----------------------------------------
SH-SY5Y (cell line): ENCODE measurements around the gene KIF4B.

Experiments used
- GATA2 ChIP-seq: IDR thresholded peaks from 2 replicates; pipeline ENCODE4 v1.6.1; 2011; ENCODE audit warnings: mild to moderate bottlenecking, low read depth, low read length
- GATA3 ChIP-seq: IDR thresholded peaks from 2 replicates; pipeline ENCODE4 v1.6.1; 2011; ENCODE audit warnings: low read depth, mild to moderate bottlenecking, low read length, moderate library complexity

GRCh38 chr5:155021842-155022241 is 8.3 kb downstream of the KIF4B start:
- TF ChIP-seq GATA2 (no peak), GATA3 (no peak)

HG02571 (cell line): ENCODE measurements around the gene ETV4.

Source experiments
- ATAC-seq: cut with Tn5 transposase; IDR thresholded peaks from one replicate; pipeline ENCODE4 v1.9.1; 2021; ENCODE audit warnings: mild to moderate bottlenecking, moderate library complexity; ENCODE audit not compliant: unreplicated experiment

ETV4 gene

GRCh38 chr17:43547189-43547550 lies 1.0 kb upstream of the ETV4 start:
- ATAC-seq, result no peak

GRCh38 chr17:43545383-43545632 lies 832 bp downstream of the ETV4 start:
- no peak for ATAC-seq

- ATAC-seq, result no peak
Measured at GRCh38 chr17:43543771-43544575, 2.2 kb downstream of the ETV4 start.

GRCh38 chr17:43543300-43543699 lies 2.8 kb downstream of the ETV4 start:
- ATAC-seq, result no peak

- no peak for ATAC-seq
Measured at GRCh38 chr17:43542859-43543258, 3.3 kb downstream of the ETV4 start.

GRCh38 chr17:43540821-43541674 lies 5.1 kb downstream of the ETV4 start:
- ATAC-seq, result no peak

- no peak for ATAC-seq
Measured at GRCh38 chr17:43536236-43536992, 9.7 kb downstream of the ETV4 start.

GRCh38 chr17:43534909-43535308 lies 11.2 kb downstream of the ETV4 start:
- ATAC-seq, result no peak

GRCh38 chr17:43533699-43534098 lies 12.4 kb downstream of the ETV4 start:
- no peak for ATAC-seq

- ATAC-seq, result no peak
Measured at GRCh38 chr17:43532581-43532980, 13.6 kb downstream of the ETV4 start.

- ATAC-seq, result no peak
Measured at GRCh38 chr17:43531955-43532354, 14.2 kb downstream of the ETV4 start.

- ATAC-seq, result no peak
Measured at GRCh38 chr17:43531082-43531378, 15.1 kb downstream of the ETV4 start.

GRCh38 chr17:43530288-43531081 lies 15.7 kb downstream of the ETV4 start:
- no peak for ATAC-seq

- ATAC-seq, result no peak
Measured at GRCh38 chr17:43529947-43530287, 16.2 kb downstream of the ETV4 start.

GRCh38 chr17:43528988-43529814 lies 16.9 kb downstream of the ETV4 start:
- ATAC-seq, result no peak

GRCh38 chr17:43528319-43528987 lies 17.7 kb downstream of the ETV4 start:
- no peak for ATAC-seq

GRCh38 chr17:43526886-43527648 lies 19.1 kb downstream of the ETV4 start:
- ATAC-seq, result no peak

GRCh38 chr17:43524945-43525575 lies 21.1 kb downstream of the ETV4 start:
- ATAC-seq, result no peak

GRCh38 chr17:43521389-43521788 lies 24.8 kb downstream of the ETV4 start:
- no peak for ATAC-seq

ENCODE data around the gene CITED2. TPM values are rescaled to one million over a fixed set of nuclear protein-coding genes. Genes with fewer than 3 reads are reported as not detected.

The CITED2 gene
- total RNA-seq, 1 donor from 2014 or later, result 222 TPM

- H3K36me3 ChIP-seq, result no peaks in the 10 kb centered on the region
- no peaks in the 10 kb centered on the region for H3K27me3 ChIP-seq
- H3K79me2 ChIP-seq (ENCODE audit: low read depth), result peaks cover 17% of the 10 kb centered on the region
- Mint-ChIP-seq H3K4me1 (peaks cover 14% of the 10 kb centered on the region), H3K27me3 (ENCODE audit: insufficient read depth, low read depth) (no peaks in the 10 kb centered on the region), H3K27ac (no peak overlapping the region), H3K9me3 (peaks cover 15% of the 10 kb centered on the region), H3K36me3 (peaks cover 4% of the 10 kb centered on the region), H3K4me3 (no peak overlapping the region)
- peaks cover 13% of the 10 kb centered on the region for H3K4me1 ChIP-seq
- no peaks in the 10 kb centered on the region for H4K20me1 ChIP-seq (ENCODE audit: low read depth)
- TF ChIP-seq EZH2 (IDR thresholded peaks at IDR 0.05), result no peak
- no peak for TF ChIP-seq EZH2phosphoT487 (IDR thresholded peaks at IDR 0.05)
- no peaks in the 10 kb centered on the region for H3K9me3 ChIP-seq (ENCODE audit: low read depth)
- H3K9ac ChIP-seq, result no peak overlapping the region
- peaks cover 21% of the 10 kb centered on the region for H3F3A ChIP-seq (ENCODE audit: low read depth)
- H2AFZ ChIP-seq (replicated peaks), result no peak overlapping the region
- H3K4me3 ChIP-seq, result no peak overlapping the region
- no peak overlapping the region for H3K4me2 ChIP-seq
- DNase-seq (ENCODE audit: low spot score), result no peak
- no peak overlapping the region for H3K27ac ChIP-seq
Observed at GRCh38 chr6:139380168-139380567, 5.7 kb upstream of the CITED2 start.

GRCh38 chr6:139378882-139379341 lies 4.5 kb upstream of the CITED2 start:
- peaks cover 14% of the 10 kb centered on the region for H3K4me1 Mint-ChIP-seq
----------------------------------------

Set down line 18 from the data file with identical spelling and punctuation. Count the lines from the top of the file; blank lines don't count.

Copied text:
- ATAC-seq, result no peak